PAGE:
The U.S. Food and Drug Administration (FDA)  has announced its approval of Gilenya(TM) (fingolimod), the first oral treatment for relapsing forms of multiple sclerosis (MS).
In patients treated with Gilenya, the relapses were significantly reduced and a delay of the progression of the disease was observed. While it is not a cure for MS, Gilenya can help to slow the build-up of some of the physical problems caused by MS, a major advance for people with this disease.
“Gilenya is the first oral drug that can slow the progression of disability and reduce the frequency and severity of symptoms in MS, offering patients an alternative to currently available injectable therapies,” said Russell Katz, director of the Division of Neurology Products in the FDA’s Center for Drug Evaluation and Research.
The drug will be available in 0.5 milligram capsules, at the moment only for patients in the United States. The European Medicines Agency (EMA) regulatory review and other filings worldwide are ongoing. Gilenya is produced by Novartis (Basel, Switzerland)
What is Multiple Sclerosis?
Multiple sclerosis (MS), also known as disseminated sclerosis or encephalomyelitis disseminata, is an autoimmune disease of the nervous system, affecting the brain and the spinal cord. Due to unknown causes, the protective sheath that covers the nerves, called myelin, is attacked and removed by the body’s immune system . This interferes with the communication between brain and body, slowing down or stopping the transference of information. It also results in deterioration of the nerves themselves, a process that is irreversible.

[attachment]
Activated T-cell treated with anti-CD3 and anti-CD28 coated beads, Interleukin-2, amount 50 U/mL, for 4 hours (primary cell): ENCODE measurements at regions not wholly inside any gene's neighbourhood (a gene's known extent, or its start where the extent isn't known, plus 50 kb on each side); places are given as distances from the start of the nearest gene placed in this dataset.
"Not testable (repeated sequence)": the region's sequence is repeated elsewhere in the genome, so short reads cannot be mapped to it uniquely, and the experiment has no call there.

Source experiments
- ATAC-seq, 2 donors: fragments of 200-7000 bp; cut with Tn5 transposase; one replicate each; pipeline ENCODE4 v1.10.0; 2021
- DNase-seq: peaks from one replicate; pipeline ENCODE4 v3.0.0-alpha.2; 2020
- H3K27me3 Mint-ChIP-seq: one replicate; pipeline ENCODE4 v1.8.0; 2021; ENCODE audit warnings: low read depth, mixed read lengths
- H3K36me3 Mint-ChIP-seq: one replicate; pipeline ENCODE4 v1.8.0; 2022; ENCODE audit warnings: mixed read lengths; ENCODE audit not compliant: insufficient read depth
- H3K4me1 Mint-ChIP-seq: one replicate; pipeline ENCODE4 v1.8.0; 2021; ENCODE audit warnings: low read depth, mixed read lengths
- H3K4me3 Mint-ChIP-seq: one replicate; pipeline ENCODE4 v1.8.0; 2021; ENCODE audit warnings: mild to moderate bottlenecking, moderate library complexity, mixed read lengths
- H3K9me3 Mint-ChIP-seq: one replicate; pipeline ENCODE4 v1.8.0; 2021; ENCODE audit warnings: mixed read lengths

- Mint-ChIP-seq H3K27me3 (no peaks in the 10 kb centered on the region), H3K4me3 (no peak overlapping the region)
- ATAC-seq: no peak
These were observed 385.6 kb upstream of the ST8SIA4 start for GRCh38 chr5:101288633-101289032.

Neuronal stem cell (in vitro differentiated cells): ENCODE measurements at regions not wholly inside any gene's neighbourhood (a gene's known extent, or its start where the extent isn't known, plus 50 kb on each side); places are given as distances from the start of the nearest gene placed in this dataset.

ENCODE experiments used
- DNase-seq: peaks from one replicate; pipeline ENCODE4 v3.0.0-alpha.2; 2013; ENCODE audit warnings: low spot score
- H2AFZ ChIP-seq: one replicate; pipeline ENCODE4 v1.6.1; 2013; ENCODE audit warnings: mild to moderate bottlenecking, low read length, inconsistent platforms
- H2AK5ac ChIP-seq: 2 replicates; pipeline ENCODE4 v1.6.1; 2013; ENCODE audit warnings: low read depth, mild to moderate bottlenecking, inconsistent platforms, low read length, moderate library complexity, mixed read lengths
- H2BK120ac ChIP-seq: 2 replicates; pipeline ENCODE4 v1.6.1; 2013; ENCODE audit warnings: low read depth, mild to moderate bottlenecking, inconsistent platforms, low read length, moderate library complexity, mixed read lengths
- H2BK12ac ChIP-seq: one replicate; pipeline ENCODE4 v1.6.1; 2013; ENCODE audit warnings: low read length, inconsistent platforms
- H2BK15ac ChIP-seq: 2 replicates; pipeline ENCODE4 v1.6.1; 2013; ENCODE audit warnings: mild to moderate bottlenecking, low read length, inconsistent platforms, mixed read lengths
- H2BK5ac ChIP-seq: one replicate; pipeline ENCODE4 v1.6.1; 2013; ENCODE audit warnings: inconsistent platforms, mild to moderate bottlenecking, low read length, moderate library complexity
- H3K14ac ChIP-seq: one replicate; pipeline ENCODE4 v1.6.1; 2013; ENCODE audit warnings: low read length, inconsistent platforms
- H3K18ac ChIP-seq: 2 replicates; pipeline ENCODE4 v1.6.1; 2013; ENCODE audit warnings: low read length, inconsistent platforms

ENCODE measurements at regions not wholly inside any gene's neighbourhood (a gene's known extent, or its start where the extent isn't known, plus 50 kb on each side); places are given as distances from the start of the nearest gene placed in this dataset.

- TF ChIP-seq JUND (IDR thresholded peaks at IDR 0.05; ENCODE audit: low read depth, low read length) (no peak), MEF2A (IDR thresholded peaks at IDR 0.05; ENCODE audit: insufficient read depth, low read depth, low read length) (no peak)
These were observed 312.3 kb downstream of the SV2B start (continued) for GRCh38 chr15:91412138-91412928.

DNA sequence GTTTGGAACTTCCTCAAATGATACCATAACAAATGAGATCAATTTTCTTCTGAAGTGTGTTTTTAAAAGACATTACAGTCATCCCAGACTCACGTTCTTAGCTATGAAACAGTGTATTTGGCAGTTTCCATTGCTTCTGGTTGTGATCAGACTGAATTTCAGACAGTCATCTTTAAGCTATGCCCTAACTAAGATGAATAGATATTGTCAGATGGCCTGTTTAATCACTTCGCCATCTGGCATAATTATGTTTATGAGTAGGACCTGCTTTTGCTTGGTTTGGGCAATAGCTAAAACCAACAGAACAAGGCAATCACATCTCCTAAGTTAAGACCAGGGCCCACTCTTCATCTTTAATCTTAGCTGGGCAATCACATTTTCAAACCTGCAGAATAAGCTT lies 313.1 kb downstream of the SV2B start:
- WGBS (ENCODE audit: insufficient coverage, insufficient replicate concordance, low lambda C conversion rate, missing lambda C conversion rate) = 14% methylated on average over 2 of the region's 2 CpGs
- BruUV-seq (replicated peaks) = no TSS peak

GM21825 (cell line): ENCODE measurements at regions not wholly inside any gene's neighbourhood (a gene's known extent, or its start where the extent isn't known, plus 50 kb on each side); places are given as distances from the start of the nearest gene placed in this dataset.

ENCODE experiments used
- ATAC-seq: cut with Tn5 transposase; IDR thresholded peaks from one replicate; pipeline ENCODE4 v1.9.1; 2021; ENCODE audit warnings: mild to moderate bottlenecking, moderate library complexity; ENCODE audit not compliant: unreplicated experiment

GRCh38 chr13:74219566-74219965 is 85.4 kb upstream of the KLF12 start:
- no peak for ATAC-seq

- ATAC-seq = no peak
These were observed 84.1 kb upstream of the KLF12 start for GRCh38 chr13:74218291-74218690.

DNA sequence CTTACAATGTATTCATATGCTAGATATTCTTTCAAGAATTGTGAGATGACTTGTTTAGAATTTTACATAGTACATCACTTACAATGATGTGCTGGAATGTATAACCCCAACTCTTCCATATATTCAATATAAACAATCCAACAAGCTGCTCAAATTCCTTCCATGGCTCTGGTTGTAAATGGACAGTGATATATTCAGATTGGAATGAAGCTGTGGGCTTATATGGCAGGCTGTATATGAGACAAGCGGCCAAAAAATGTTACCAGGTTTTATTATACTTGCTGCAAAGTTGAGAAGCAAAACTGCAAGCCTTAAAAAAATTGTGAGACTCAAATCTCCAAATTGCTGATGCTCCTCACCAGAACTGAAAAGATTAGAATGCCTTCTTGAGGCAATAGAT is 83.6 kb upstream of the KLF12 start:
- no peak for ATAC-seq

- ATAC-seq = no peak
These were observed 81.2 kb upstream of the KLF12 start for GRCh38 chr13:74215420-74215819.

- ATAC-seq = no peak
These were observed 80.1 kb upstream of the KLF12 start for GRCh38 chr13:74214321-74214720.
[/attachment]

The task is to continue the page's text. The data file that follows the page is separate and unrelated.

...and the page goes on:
A person with MS can suffer almost any neurological symptom or sign, including blurred vision, weak limbs, tingling sensations, unsteadiness and fatigue. For some people, MS is characterized by periods of relapse and remission, while for others it has a progressive pattern.
There is no known cure for MS. Treatments attempt to return function after an attack, prevent new attacks, and prevent disability. MS medications can have adverse effects or be poorly tolerated, and many patients pursue alternative treatments, despite the lack of supporting scientific study. The prognosis is difficult to predict; it depends on the subtype of the disease, the individual patient’s disease characteristics, the initial symptoms and the degree of disability the person experiences as time advances. Life expectancy of patients is nearly the same as that of the unaffected population.